The tech industry catches a lot of flak for being less than incredibly friendly to women, but it's hardly the only sector where a heavily male workforce means women sometimes feel far from at home. Less commented upon are untrendy but essential trades, such as plumbing and painting, where men have long dominated.

But things are starting to change, and the relative lack of female faces among entrepreneurs in these sectors doesn't mean it's impossible for female owners to succeed in even the most stereotypically masculine industries. spoke to women entrepreneurs with thriving businesses in traditionally burly niches to find out how they busted through the 'concrete ceiling' and get their advice for other women looking to do the same.

Be Willing to Prove Your Ability

It might be the 21st century, but stereotypes sadly still remain. "I do get some strange looks when I'm driving down the road in a Mr. Handyman van and the driver next to me figures out there is a woman driving," reports Jo McCabe, owner of a (in this case ironically named) Mr. Handyman franchise.

Among some demographics these prejudices are particularly common. "From the second I step out of my car, I have to start overcoming some pre-conceived notions. 'Does she know what she's talking about?'" says Pam Estabrooke, owner of ProTect Painters. "My toughest demographic is older men. Think your dad."

These stereotypes may be annoying, but getting mad usually solves nothing. Instead, help yourself and women coming up after you by being patient enough to break through antiquated ideas. "I have had to provide my credentials to the individual to convince them that I do have experience in this field and I will be able to help them," says McCabe. "Don't be offended if someone doubts your ability. Feel great about yourself that you can prove it."

This process of winning hearts and minds may take time, but it's worth it in the end. "Sometimes you can't change people's perception in just one sales call or one project.  It often takes until the project is complete that you get the affirmation that you always hope for," reflects Estabrooke.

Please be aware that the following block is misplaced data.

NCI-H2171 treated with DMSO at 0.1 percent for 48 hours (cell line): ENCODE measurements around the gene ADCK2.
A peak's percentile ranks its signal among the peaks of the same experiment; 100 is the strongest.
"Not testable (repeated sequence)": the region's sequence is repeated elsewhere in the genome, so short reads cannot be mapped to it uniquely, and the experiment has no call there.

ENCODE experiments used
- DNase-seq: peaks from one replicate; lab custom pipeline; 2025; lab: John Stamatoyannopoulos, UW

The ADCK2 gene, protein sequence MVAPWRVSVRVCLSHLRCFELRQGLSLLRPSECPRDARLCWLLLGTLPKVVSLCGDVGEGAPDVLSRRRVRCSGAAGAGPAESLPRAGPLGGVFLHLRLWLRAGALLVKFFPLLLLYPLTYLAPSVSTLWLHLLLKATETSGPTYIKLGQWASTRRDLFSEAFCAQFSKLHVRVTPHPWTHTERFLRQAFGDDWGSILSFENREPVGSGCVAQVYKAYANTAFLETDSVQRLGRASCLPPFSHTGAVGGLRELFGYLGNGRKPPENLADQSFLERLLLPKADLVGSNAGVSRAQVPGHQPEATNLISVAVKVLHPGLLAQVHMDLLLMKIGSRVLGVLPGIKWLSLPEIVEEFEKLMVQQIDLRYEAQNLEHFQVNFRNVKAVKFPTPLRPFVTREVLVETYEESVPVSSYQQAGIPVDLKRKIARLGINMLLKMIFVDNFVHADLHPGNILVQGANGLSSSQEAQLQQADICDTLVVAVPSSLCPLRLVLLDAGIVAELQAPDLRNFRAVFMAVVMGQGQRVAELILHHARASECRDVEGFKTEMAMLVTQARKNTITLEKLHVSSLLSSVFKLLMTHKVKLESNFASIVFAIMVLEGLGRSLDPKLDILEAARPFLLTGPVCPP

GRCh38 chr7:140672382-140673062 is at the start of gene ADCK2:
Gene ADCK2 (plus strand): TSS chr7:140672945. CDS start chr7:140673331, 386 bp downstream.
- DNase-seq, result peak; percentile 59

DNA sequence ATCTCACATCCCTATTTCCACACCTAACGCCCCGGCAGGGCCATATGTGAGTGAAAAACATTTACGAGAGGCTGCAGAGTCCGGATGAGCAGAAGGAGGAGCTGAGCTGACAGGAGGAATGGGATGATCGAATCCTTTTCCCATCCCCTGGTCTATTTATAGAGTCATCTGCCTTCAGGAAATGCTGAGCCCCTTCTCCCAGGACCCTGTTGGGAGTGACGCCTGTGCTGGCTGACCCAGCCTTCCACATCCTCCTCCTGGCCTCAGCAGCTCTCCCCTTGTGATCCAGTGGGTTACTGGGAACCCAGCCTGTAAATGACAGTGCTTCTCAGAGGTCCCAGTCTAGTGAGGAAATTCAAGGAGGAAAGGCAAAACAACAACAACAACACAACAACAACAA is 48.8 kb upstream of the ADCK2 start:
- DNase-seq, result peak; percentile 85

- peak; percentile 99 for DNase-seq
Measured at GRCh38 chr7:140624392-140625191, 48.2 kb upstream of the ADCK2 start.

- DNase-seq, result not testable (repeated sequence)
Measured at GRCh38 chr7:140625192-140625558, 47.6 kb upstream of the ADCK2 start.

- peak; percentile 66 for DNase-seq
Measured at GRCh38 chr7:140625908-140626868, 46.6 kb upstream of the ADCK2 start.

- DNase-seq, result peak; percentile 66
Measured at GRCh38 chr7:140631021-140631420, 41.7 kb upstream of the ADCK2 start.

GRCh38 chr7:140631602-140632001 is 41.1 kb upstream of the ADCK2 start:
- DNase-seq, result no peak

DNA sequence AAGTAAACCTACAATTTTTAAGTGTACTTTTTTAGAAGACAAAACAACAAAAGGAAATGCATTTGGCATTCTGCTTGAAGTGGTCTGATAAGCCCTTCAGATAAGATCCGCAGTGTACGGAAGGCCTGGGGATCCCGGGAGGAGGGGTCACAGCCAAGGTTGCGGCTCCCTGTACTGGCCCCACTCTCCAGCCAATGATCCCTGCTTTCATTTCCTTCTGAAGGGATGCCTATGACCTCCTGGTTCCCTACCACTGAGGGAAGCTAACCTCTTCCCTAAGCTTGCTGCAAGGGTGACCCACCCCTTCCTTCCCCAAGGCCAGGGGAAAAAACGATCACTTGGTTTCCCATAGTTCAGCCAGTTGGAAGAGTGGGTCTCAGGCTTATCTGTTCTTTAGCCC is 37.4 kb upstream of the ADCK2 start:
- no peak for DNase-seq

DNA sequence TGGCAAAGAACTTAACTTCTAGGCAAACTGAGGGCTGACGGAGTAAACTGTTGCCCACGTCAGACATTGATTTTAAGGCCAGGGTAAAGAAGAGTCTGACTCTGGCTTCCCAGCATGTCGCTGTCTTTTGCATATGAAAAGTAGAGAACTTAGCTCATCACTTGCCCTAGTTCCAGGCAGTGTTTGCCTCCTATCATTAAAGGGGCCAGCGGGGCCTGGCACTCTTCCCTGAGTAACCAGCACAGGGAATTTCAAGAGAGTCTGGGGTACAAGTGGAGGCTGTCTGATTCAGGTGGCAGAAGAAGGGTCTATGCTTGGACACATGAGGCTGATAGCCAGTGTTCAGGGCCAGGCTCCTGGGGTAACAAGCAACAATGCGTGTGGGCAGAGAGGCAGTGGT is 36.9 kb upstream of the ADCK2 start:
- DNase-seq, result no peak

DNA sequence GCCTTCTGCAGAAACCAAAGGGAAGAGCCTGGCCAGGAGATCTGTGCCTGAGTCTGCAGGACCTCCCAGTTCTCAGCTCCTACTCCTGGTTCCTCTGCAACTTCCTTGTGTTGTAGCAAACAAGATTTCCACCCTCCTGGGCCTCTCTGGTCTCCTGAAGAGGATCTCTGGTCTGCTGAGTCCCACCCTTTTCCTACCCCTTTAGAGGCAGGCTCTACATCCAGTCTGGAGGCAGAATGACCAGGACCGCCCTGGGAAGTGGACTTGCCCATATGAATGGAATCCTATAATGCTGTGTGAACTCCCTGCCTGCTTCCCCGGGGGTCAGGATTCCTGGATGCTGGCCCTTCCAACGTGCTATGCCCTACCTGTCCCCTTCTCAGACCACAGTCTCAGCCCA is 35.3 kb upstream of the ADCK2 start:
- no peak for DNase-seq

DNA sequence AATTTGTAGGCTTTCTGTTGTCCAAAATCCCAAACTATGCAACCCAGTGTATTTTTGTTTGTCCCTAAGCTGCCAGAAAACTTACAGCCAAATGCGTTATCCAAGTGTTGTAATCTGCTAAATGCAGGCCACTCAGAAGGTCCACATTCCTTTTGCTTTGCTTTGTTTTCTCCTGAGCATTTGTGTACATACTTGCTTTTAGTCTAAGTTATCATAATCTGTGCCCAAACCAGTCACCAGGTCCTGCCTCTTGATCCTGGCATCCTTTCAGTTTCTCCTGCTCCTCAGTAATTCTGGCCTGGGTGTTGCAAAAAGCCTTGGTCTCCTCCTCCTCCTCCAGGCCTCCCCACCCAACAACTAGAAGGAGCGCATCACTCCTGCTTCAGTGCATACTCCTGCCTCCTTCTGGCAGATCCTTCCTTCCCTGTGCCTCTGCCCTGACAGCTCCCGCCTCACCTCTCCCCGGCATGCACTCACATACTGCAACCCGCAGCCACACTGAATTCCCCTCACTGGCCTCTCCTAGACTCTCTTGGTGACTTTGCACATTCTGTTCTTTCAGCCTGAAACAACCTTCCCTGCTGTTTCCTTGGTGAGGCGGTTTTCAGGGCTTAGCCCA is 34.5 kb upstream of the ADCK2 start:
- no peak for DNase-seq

Stand Up for Yourself

That being said, if you encounter downright rudeness or unbending (and unwarranted) skepticism, there's no need to take it quietly, insists Tina Gregory, owner of Ram Jack Foundation Repair.

"Throw elbows and don't take any flak--it's the 21st century. If they don't want to work with you take the opportunities you provide somewhere else. Stand strong and firm on your beliefs and do not waffle when challenged by a man. Have confidence in yourself and your business," she says.

Appearances Matter

If you're in plumbing or foundation repair, you're unlikely to show up at work dressed in heels and pearls, but that doesn't mean that presentation doesn't counts. Battling misconceptions is often easier when you're armed with a professional appearance.

"First impressions are everything.  Arrive early for the appointment dressed as professionally as you can. I spend a lot of time in peoples yards and shrubbery. I don't dress for a business meeting, but I do try to have on appropriate, logo'd clothing. You'll be leaps and bounds above the typical contractor," says Estabrooke.

Listen and Question

The phenomenon of mansplaining is often infuriating (if you need a definition, you can find one here), but women in male-dominated professions can actually use men's tendency to feel the need to explain things to their advantage. "I have never been shy to ask a question, and I have found men are usually willing to help," says McCabe diplomatically.

Estabrooke is slightly more to point about the genders' sometimes differing communication styles: "Avoid the male tendency to jump in and try to solve every problem instantly. I won't always have all the answers on my first visit.  I've found homeowners respect the time and research I need to get back to them with more information."

She also notes that employing her empathy as a woman, particularly with female customers, can pay off. "Take the extra few minutes to engage in relationship building talk," she suggests. "Is there a baby in the house? Do we need to worry about nap schedules? Let them know you understand what her day is like and you'll do your best to work with those needs."

Surround Yourself With Support

If you're one of the few women in a heavily male industry, things can get lonely. Make sure you find yourself plenty of support both on the emotional and the technical side of things, as well as offering it to others.

"Mentorship can have a very big impact on people whether it be as small as being a friend to walk down a crooked path with or as big as a major business, personal or financial decision," says Gregory. "Sometimes hearing confirmation from a close friend is all the medicine you need to be healthy, happy and confident," she adds.